Oh cool, thanks.
YFR3 wrote:
okungnyo wrote:1. What do you mean by "Digue du Braek didn't exist in 1940"? As in, it physically didn't exist, or it wasn't named yet?
It didn't exist.
2. Thanks for the information, but I don't see how that explains why they filmed it from right-to-left and then flipped it in post, instead of just filming it left-to-right in the first place??
Because of the west mole which stands there. It was safer and easier to transpose in a fictional "east of Dunkirk".
YFR3 wrote:1. How do you know so much about northern France's geography and the history of its buildings?
Because I'm living there. In Lille.
2. What do you mean by, "protect the Arcelor steel factory"? How does a mole do that?
The mole is protecting the factory from the waves. There's also a sort a canal between the factory and the mole for harbouring the ships providing the primary ressources for the factory or exporting the steel produced in that factory.
3. "And it was impossible for outsiders to take pictures or videos." That must have been a big reason they picked that location, then. It's a beautiful scene and they probably didn't want a thousand shaky low-res photos/videos of it leaking a year beforehand.
It actually partially leaked but the video was taken from the other side of the west mole. https://www.youtube.com/watch?v=h0FBO87 ... tu.be&t=2m
How could it not have existed in 1940?! Is Digue du Braek a man-made beach? How?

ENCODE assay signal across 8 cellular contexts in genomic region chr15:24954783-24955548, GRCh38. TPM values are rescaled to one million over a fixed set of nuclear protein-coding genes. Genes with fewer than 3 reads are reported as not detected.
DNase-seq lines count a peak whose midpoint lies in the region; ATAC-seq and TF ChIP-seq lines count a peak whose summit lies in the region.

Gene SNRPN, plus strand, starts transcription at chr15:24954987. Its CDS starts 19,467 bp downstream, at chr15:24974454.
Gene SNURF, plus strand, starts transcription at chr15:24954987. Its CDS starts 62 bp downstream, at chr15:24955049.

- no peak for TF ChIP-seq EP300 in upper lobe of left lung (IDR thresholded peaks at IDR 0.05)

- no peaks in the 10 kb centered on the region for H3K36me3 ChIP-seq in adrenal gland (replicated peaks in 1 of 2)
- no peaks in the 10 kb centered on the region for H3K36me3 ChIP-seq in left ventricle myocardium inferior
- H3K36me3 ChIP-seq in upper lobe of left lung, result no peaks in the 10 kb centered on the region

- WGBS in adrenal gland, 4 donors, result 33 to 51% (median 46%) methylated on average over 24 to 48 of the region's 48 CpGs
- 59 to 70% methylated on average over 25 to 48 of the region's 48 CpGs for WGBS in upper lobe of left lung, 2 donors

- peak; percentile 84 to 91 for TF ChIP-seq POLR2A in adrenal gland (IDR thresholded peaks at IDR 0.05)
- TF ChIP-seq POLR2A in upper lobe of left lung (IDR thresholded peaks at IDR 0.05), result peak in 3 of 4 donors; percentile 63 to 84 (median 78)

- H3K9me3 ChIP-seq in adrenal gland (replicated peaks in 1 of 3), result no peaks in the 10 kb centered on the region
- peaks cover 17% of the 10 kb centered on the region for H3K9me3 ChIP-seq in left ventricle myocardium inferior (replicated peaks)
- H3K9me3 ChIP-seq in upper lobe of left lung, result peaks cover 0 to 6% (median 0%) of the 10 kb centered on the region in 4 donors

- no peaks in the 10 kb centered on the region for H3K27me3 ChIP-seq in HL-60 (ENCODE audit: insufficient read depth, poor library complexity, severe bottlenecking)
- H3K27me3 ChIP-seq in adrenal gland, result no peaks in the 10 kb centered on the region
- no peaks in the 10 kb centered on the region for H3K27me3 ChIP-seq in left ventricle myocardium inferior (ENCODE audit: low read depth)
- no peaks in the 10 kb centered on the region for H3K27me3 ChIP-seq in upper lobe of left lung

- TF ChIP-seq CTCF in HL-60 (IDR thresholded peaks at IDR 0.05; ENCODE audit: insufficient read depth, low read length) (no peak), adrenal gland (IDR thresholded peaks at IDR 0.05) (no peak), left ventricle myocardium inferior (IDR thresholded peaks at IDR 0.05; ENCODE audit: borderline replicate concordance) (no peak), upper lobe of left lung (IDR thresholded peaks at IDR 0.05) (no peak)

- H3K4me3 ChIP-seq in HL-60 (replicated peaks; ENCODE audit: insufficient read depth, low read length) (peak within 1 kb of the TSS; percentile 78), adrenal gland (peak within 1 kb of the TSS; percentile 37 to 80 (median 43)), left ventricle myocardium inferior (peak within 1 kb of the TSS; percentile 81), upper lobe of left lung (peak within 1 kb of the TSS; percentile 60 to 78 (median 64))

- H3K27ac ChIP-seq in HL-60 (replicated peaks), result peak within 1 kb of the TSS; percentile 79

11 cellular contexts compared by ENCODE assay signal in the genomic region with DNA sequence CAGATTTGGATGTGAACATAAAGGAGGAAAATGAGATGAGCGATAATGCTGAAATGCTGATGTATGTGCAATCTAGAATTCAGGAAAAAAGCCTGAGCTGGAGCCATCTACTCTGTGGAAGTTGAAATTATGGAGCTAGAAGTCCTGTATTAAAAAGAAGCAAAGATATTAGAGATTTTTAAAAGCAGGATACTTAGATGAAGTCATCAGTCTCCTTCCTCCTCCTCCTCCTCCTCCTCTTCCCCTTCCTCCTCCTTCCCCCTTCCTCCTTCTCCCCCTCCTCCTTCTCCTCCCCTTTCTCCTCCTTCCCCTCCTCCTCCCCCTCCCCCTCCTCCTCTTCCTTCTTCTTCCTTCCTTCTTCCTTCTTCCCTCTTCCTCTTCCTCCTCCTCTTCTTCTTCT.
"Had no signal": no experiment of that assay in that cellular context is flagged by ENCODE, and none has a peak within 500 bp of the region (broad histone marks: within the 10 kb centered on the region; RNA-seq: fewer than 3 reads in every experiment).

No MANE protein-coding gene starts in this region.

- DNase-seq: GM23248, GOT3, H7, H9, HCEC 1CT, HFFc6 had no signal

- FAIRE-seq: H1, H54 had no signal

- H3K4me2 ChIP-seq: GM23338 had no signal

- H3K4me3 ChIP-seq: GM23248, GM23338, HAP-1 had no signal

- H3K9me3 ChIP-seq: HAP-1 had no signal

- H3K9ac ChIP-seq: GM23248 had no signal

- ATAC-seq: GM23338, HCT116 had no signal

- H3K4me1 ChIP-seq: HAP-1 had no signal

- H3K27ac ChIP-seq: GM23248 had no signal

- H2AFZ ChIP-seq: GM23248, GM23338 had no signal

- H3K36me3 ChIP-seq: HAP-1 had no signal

What do you mean by "the west mole which stands there"? I thought the movie was about the east mole. How would the west mole being there help "transpose in a fictional "east of Dunkirk""?

I'm confused, so where was that video was taken from?:

Image

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okungnyo wrote:How could it not have existed in 1940?! Is Digue du Braek a man-made beach? How?
What do you mean by "the west mole which stands there"? I thought the movie was about the east mole. How would the west mole being there help "transpose in a fictional "east of Dunkirk""?
Digue = dyke in French. It's man-made, yes. You had a beach there, near the west mole, but it didn't had the same extent, nor the same shape. It wasn't so straight.

In 1940, it looked like this.

Image

Now, it looks like this.

Image

(Wider)
Image

(wider-wider)
Image

On the right of this dyke (Digue du Braek), you can see the west mole, which stands like a wall (the "Feu de Saint-Pol" is the name of the lighthouse).

Image

Landing from east to west is safer, because the beach is very long and is becoming wider by low tide. If you try to land from west to east, you may face the west mole and it's getting narrower.